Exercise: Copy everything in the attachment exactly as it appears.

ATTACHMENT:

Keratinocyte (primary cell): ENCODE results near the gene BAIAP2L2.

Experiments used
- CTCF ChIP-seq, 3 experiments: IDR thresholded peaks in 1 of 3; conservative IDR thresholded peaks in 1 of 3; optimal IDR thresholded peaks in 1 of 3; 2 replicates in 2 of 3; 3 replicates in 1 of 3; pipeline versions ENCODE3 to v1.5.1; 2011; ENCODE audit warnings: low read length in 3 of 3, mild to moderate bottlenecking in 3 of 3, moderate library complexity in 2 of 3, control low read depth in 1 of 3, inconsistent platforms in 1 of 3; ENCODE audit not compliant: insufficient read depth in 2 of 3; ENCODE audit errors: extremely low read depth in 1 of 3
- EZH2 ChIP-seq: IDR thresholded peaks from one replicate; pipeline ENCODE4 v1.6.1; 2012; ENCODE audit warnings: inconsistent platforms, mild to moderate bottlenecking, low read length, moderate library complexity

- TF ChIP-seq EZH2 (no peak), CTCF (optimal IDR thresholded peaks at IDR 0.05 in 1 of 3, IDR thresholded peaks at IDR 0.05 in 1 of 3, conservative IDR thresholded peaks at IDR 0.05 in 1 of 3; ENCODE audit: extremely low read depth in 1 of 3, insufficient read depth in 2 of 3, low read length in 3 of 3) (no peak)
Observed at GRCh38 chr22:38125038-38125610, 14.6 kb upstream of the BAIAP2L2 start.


Keratinocyte (primary cell): ENCODE results near the gene BAIAP2L2.

Experiments used
- CTCF ChIP-seq, 3 experiments: IDR thresholded peaks in 1 of 3; conservative IDR thresholded peaks in 1 of 3; optimal IDR thresholded peaks in 1 of 3; 2 replicates in 2 of 3; 3 replicates in 1 of 3; pipeline versions ENCODE3 to v1.5.1; 2011; ENCODE audit warnings: low read length in 3 of 3, mild to moderate bottlenecking in 3 of 3, moderate library complexity in 2 of 3, control low read depth in 1 of 3, inconsistent platforms in 1 of 3; ENCODE audit not compliant: insufficient read depth in 2 of 3; ENCODE audit errors: extremely low read depth in 1 of 3
- EZH2 ChIP-seq: IDR thresholded peaks from one replicate; pipeline ENCODE4 v1.6.1; 2012; ENCODE audit warnings: inconsistent platforms, mild to moderate bottlenecking, low read length, moderate library complexity

- TF ChIP-seq EZH2 (no peak), CTCF (optimal IDR thresholded peaks at IDR 0.05 in 1 of 3, IDR thresholded peaks at IDR 0.05 in 1 of 3, conservative IDR thresholded peaks at IDR 0.05 in 1 of 3; ENCODE audit: extremely low read depth in 1 of 3, insufficient read depth in 2 of 3, low read length in 3 of 3) (no peak)
Observed at GRCh38 chr22:38125038-38125610, 14.6 kb upstream of the BAIAP2L2 start.